Wind-Powered Cars Could Be the Future — Here’s How They Work
Researchers across the globe are developing and testing what could be the next sustainable vehicle option: wind powered cars.
Electric cars are slowly taking over the auto industry as part of an effort to phase out gas powered vehicles which emit harmful pollutants into the atmosphere.
But have you ever thought about what a wind-powered car would look like?
How would a wind-powered car work?
Chinook ÉTS, an engineering team of students based in Montreal, has been working on perfecting a design for a wind powered car for years, per Lenovo.
According to their website, their mission is to confront problems in energy and transportation without abandoning technological advancements.
So far, the project looks like a bobsled attached to a windmill, where the wind is converted to mechanical energy. Built into the design is a string of Lenovo computers that control the operating mechanisms.
Siméon Picard, a student and member of the Chinook ÉTS team tells Lenovo, "It's really like a bicycle. The windmill is like the pedals" per Lenovo.
Throughout the past few years, the Chinook team says they have been breaking new ground by improving their aerodynamic designs and power efficiency systems, and are committed to overcoming challenges with new innovative solutions, according to Chinook ÉTS.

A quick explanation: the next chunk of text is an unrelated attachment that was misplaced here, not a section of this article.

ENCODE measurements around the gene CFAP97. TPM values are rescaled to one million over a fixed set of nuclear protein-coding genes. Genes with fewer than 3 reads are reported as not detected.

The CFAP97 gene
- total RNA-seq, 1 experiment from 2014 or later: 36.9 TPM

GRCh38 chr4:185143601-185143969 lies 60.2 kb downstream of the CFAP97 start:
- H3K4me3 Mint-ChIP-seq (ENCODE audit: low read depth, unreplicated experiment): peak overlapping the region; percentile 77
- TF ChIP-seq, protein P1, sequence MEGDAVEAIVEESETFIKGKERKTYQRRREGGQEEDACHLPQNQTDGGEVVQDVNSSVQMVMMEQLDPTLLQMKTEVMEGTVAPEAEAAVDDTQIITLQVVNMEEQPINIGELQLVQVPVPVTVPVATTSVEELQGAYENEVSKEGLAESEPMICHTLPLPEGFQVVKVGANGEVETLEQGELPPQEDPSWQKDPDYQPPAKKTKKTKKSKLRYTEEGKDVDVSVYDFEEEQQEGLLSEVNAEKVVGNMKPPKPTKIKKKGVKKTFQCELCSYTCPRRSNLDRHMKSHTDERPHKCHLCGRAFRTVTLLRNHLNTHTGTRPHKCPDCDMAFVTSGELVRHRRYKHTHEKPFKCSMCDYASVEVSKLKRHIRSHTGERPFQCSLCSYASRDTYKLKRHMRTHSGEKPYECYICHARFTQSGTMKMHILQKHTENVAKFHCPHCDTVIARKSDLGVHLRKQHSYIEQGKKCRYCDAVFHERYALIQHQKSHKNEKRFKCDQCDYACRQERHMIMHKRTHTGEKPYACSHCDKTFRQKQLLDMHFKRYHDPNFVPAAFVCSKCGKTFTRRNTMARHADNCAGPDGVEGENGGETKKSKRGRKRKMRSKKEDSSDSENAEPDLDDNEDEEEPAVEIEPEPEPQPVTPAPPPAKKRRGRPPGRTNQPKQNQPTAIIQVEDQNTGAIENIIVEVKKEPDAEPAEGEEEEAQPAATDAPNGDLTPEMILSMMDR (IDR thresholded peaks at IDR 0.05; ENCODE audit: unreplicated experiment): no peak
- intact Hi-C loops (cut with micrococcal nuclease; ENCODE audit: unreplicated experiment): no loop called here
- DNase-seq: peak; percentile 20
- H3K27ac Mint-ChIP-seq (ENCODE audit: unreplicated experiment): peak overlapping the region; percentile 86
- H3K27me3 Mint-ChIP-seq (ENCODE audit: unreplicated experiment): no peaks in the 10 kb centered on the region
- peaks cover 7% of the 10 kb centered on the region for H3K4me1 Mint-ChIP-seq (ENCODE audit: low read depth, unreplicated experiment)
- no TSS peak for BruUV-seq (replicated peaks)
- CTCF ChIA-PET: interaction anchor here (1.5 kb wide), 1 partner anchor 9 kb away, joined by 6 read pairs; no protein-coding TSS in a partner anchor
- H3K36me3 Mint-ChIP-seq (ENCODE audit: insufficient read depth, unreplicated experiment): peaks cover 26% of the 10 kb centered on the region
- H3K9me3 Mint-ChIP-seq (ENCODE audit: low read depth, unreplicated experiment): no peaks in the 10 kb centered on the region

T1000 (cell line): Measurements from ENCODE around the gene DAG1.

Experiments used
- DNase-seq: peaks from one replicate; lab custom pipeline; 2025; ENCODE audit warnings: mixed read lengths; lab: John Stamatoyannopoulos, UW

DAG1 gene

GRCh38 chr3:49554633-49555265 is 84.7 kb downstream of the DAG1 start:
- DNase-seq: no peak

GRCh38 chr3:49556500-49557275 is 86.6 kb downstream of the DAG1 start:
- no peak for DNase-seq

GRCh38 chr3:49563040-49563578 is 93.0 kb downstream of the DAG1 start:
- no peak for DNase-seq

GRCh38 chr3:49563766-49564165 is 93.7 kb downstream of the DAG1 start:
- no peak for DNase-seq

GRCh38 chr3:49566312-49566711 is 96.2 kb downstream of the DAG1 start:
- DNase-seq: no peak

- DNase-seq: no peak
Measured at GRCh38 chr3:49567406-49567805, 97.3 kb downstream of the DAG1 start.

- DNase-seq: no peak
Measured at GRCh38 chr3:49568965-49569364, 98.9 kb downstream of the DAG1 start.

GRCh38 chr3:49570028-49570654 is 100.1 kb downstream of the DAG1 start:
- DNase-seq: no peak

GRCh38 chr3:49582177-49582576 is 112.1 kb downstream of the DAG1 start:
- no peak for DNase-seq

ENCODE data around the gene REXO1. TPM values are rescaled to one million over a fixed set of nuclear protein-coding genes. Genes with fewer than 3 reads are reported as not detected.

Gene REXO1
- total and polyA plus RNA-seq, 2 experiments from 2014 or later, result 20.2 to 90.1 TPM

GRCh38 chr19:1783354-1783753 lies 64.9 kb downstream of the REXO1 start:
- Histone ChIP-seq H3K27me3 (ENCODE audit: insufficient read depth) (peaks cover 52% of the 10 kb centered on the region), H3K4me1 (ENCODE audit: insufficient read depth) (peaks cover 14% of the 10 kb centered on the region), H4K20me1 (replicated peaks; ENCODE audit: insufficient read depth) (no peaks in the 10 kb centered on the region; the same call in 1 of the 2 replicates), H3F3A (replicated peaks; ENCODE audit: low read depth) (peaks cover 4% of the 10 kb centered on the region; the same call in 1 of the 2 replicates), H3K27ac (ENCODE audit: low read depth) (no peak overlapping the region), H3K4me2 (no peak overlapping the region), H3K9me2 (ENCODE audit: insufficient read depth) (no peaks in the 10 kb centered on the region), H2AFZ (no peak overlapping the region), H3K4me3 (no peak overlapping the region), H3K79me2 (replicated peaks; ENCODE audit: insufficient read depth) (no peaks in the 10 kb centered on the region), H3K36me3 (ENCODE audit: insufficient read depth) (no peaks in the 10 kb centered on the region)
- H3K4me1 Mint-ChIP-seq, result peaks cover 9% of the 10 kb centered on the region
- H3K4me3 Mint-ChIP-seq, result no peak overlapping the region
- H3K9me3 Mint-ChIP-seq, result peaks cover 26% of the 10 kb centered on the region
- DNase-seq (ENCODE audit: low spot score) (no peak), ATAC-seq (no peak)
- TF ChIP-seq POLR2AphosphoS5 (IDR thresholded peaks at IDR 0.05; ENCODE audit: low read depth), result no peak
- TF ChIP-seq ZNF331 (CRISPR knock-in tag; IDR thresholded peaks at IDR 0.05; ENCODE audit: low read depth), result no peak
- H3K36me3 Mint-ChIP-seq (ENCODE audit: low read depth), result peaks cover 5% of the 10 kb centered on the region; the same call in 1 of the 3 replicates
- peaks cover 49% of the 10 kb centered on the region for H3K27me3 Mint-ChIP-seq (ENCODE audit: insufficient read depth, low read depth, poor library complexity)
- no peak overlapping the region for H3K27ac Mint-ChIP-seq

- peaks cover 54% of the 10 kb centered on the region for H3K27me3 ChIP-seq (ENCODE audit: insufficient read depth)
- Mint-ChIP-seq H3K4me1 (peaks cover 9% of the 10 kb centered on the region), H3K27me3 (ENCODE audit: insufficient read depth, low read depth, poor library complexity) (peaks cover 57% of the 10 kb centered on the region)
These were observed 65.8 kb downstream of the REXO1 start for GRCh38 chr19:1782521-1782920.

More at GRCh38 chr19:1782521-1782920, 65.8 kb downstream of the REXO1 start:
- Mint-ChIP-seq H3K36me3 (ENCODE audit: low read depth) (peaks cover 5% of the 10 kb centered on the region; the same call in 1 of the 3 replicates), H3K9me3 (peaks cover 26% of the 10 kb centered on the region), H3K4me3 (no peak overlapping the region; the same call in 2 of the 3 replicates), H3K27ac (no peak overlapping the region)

The team takes their updated design to Racing Aeolus each year, a wind powered vehicle race that takes place on the Netherlands' shoreline.
Another design uses a sail instead of a propeller.
Emirates Team New Zealand, a design team that's famous for its successes in America's Cup, has made what they call a 'land-yacht,' or, car. This vehicle has three wheels, is made mostly from carbon fiber, and is powered by the wind. However, unlike most of the wind-powered vehicles being developed and tested today, this one does not have a propeller. Instead, the design team looked to their sailing expertise and opted for a rigid sail, reaching almost 27 feet in height, according to Drive.
Last year in 2022, the wind-powered land speed record was broken by Emirates Team New Zealand and Land speed pilot Glenn Ashby. The vehicle, which was named Horonuku, was recorded to reach 138.19 miles per hour. And according to Pilot Glenn Ashby, with better wind conditions, he believes it could potentially go even faster, per Emirates Team New Zealand.
Can you buy a wind-powered car yet?
Unfortunately, wind-powered cars aren't on the market yet. Engineers are still trying to brainstorm and build the best version of a wind-powered car, meaning the technology is still in the research and development phase, and it's several steps away from being produced and sold.
However, what we could see coming sooner is a hybrid vehicle that uses wind and electricity, or even wind and solar energy. In 2012, a British company called Ecotricity designed the Lotus Nemesis, an electric car with aerodynamic elements letting airflow reach the motor and prevent drag while optimizing speed. Although the car set the record for the fastest electric car, Ecotricity has not released any plans to continue to make more right now, according to Topspeed.